News & Events

Ontario infrastructure funding requires focus, say Liberals

February 13, 2014

Governments should be spending the equivalent of five per cent of GDP on infrastructure every year, said Ontario’s transportation and infrastructure minister, calling past infrastructure spends “grossly inadequate,”  according to a report by Kelly Lapointe in Daily Commercial News. [caption width="160" align="alignright"] Glen Murray[/caption]“One of the biggest challenges we face in Ontario is the condition and quality of our infrastructure and the government’s commitment to sustain it,” said Glen Murray, speaking at the recent Ontario Road Builders’ Association (ORBA) 87th annual conference. He pointed to the “glory days” of the 1950s, 60s and early 70s where the provincial government spent between two and 2.5 per cent of the GDP on infrastructure with the federal and municipal governments making up the other 2.5 per cent. This was one of the first times Murray publicly named a percentage of GDP that would provide an ideal infrastructure investment.

From about 1973 to 2003, infrastructure spending dropped to about between $2 and $3 million annually, an average about 0.4 per cent of GDP, he said. He noted that the government, which has committed to a rolling infrastructure commitment of $35 million over three years, is approaching the ideal 2.5 per cent infrastructure spend.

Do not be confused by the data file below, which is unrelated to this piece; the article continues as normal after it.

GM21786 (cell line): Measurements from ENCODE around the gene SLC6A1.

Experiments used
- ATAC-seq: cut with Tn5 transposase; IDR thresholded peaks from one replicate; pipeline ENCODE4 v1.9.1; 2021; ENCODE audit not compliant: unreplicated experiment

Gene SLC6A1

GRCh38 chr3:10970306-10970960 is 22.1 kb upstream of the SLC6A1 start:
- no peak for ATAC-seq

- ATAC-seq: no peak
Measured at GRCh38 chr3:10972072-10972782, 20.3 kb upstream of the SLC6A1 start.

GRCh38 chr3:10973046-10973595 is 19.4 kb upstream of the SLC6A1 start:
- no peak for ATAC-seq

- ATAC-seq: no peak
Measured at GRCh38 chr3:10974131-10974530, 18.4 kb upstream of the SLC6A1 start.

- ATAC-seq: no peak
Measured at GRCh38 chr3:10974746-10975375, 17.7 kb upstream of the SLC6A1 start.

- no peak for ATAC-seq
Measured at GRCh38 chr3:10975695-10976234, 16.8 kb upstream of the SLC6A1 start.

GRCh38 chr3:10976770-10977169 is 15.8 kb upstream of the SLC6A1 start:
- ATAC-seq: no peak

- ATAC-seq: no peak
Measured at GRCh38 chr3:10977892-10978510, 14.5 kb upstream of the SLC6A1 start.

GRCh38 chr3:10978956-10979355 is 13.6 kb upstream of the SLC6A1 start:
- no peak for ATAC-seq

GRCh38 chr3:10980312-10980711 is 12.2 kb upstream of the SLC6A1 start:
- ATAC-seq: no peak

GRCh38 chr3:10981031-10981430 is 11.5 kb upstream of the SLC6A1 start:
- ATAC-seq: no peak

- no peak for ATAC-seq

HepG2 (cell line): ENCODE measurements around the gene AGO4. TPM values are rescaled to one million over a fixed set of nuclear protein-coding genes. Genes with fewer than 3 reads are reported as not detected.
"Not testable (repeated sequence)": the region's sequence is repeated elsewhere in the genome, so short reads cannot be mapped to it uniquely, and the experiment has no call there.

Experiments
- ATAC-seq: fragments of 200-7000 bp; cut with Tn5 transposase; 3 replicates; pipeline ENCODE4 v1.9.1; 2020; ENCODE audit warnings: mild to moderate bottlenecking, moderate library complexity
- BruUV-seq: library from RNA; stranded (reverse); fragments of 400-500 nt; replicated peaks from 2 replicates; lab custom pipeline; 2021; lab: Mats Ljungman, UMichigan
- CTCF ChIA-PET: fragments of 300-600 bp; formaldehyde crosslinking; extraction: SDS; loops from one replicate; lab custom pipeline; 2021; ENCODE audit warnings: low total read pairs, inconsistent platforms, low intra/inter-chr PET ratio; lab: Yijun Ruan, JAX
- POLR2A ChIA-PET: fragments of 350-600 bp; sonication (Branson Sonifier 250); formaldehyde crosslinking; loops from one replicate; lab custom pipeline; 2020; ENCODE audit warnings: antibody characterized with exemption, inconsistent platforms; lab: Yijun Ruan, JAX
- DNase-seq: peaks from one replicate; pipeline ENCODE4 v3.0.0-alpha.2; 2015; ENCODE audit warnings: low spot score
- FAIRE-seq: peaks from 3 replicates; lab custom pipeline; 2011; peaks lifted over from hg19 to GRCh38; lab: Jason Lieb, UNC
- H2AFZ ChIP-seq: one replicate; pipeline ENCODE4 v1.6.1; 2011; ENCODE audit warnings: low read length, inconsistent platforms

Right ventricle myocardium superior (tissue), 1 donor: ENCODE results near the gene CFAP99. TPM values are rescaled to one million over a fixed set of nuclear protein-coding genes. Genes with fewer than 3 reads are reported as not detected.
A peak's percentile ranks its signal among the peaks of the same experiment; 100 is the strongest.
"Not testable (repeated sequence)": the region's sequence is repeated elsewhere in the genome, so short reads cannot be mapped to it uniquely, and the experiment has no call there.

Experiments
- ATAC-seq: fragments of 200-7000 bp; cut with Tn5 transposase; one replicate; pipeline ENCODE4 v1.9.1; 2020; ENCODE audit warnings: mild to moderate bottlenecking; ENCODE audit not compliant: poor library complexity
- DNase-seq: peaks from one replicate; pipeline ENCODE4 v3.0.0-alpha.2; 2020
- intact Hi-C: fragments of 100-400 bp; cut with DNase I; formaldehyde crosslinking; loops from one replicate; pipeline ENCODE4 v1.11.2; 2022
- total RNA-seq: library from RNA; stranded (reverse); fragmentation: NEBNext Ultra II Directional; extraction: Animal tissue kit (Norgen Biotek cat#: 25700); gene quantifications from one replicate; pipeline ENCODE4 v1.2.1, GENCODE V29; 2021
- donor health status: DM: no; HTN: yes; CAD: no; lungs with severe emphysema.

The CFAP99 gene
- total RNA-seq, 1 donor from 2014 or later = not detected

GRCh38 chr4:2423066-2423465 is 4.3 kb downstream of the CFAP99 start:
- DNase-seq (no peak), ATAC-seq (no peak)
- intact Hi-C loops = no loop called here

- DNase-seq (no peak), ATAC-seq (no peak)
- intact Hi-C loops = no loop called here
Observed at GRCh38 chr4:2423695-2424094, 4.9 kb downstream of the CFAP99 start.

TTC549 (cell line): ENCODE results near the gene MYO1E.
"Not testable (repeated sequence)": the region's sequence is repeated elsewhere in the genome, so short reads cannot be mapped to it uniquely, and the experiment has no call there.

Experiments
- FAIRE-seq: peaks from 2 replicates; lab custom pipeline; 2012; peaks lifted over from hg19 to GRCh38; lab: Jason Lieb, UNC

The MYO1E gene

“We’re trying to find new and innovative ways to solve these problems. When you only spend $2 million a year on infrastructure, you end up with a lot of crappy infrastructure and we had three decades where we so badly under-invested.” He said this is not a political shot, that all three parties were at the helm at some point over those three decades. “What we should be doing is making sure that to all 107 MPPs in the legislature that this isn’t a negotiable expenditure.” This government says infrastructure investment is core to the province’s success and to its plans for the future. Late last year the government introduced Bill 141, the Infrastructure for Jobs and Prosperity Act, 2013, which would require the province to regularly table a long-term infrastructure plan in the legislature covering a period of at least 10 years. “That puts long term infrastructure planning into the core of what the government does and it enshrines it into legislation,” said Premier Kathleen Wynne, speaking at the ORBA president’s dinner a few hours after Murray made his speech. She noted that Infrastructure Ontario has confirmed the plan to proceed with 11 new infrastructure and real estate projects. The government is taking steps to enhance and adjust the province’s Alternative Financing and Procurement (AFP) model. “Just because it was developed once doesn’t mean that it can’t be changed and improved. The work we’re doing will make it easier for companies of all sizes to get involved in these projects because what I heard a lot was that it was only large companies (that could participate) and we want to make sure that there is a balance there. We do care about your ability to succeed.” In addition to investing in infrastructure, it is important to invest in people too. Part of this will be addressing the skills mismatch and skills shortage. “One of the things that concerns me about the way we have evolved in Ontario is that we haven’t necessarily developed ways of helping kids as they go through school see the full range of opportunities in front of them,” she said. “They need opportunities to understand what the possibilities are.” Investing in a supportive business climate and reducing red tape are also key measures for the government. The Ontario legislature is expected to begin on Feb. 18 with the minority Liberal government to deliver its budget this spring. It is widely expected that there will be a provincial election this year. SOURCE: Daily Commercial News, Feb 13, 2014

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